Am I a good parent or a bad one? Most likely, I am both. The case workers who visited my house were very polite. They assured me that they have many calls like this every week, and they are required by law to investigate every one, but that I would have nothing to worry about after they submitted their report. In days, they confirmed that our case was closed, and a couple weeks later, I received a very nice report in the mail detailing the results of their investigation. There it was in writing, if I needed it--I was a good enough parent.
And yet…and yet…the top of the paper says "Investigation into allegations of abuse or neglect." Every couple of years or so, usually after taxes, I'm going through my desk and I come across it again. I pull it out and read it, and those words, "abuse or neglect," rip me up inside all over again.
If you take a student who makes A-pluses in every subject and throw her suddenly and unexpectedly into detention, her perspective of herself changes completely. She was a success; now she is a failure. She knows, theoretically, that there are people who spend every day in detention, who eventually flunk out. But just being there, and being associated with them, is a branding.
For awhile I thought that being investigated by CPS was the worst thing that could happen to me. I held myself back from making friends in our new community because I believed that everyone knew that we were the new family in town that couldn't keep track of its kids. I felt like I was being watched all the time.
There is not a negative comment you could make about the way I parent that I have not already thought about myself. You spoke to your kids that way? Abuser! You'd rather read your own book than Hop on Pop? Neglector!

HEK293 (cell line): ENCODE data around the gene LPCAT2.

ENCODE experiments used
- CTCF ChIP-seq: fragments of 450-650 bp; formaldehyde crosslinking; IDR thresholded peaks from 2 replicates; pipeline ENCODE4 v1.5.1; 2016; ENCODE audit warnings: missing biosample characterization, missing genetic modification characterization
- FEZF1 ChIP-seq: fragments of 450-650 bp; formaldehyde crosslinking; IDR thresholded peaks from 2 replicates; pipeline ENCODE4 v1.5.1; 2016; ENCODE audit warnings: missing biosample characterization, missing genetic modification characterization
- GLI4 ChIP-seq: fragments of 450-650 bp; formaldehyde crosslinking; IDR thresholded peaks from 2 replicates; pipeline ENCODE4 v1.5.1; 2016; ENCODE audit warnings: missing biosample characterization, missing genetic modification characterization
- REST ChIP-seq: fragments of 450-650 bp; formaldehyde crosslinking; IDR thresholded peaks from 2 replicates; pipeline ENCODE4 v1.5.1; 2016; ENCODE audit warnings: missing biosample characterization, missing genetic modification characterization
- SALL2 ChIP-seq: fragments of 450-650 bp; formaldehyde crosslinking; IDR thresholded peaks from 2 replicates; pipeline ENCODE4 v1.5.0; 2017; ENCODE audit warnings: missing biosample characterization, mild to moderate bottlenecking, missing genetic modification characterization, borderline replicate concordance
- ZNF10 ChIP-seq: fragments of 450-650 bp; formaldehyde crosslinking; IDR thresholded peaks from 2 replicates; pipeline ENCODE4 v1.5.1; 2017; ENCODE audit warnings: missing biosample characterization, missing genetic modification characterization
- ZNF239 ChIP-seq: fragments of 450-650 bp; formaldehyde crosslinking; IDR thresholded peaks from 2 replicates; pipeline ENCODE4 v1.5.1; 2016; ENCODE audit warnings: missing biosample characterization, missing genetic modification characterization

But I could also see that my little fall, was also somehow a blessing, because it shattered my pride and fear, which are the particular sins of the hover mother. She believes that she can be both mother and savior to her children. But I was not their savior; I was an obstacle between my kids and people who loved them. It would be ok for me to accept help when offered.
My father-in-law often says that parenthood is the most important job in the world, and yet it's entrusted to amateurs. True, just as all important relationships are the territory of amateurs: wifehood, daughterhood, daughter-in-law-hood. I pray that the people I alienated through the years of my helicopter parenting do not remember the sins of my youth.
I would also attest that having a CPS investigation is not worse than a child losing its life due to remaining in truly abusive situations. My sister-in-law is a Foster Parent who has kids in her home that have been removed from their parents not once, not twice, but six and seven times, which seems incredibly generous to me.
I love my children. I meet their needs. I do not beat them. I strive to keep them safe in all situations. I don't use drugs. And if those statements are false--someone probably should intervene.
I would say that any negative experiences I had with nature as a child were better than no experiences with nature, that even though I wasn't a naturally outdoorsy child, it didn't prohibit me from appreciating the outdoors as an adult.
I'm lucky to have several places where my children can play and be very safe. Our own yard (once they are past the dangerous toddler years), nearby parks (with supervision), and the homes of our families and friends where they can roam pretty freely.
That day I sent my children outside, and they kept coming back in--I stood there for a minute behind the locked door realizing that their rebellion had become their chosen activity for the day, that I needed to make nature just a bit more attractive to them at that moment. So I opened the door, and told them they were welcome to come inside and do my chores, and I would go out and play.